Not entirely however. For among the Jewish population both in Israel and in the Diaspora are many who, like their Kishinev forebears, remain feeble and compliant, timorous conciliators rather than courageous fighters. They live in modern cities, not in shtetls and ghettos. Most flaunt university and college degrees, not yehshiva parchment, and preen themselves on their sophistication and putative insights. The texts they bend over, indifferent to the fury that rages around them, are not the sacred scrolls of the faith, as was the case with their ancestors, but treatises of propitiation, anti-Zionist screeds and manifestos of spurious enlightenment. The result is, mutatis mutandis, the same. True, they no longer cower in cellars while their women are being defiled, but their complicity in the campaign to weaken the Jewish state, reduce its borders to indefensible proportions and encourage its adversaries who wish to destroy it is evident. They are content to watch Israel being raped and dismembered.
Indeed, many actually facilitate the process. Elhanan Yakira in his important 2010 book, Post-Zionism, Post-Holocaust, transfers Bialik’s thesis into the contemporary milieu, speaking passionately about “the participation of Jews and Israelis in the anti-Zionist campaign,” which he regards as “in effect…annihilationist,” as a position characterized by “ignorance, bad faith, or malice” adopted by a “community of opprobrium.” It is nothing short of a “moral disaster” perpetrated by the descendants of Bialik’s colony of submissives who today have transformed the acceptance of victimhood into the disparagement of their own.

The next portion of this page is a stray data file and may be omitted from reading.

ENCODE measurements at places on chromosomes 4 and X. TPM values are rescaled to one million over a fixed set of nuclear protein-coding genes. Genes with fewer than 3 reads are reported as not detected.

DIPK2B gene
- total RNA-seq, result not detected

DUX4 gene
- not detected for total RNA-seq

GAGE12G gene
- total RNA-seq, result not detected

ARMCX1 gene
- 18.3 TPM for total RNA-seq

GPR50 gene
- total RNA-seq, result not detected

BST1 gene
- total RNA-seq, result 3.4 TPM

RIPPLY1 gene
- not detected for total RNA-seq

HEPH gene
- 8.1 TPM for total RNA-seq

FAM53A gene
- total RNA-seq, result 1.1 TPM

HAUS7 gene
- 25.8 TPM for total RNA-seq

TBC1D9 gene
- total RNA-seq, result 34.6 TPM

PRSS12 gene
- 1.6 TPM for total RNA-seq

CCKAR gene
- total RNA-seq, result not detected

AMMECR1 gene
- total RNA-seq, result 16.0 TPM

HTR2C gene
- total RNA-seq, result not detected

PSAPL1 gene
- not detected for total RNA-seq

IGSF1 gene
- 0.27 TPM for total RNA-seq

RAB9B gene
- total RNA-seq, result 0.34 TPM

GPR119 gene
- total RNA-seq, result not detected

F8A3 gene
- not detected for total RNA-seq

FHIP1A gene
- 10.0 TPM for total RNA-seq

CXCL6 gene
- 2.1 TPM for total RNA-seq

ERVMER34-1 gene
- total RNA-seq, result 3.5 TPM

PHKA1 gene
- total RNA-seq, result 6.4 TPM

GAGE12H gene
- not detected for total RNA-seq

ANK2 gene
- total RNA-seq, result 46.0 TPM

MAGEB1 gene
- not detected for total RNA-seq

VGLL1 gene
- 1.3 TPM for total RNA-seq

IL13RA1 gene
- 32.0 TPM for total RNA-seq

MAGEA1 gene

For the Court Jews are everywhere, the kapos abound, the so-called “peace” constituency retains its prominence, left-wing Jewish professors work tirelessly in classrooms, lecture halls, blogs, articles and op-eds to delegitimize an embattled nation, rabbinical fellow-travelers engage in “dialogue” with anti-Semites and support influential figures ill-disposed toward the Jewish state, Jewish voting blocs mobilize on behalf of their antagonists and betrayers, Israeli revisionist historians and Jewish UN apparatchiks act as Palestinian water-carriers, Jewish public intellectuals and journalists propose solutions to the Middle East conflict that would lead to the disappearance of Israel, directors of Jewish organizations invite Palestinian jihadists to lecture them, or abet sanctions against Israel, or back a unilateral declaration of Palestinian statehood. These trimmers and delinquents stubbornly deny who their real enemies are, as they saunter cheerfully toward the abattoir. For those who want names and addresses, I provide a compendious list of such tergiversators in my recent book, Hear, O Israel!. But the most reprehensible among them are already well known.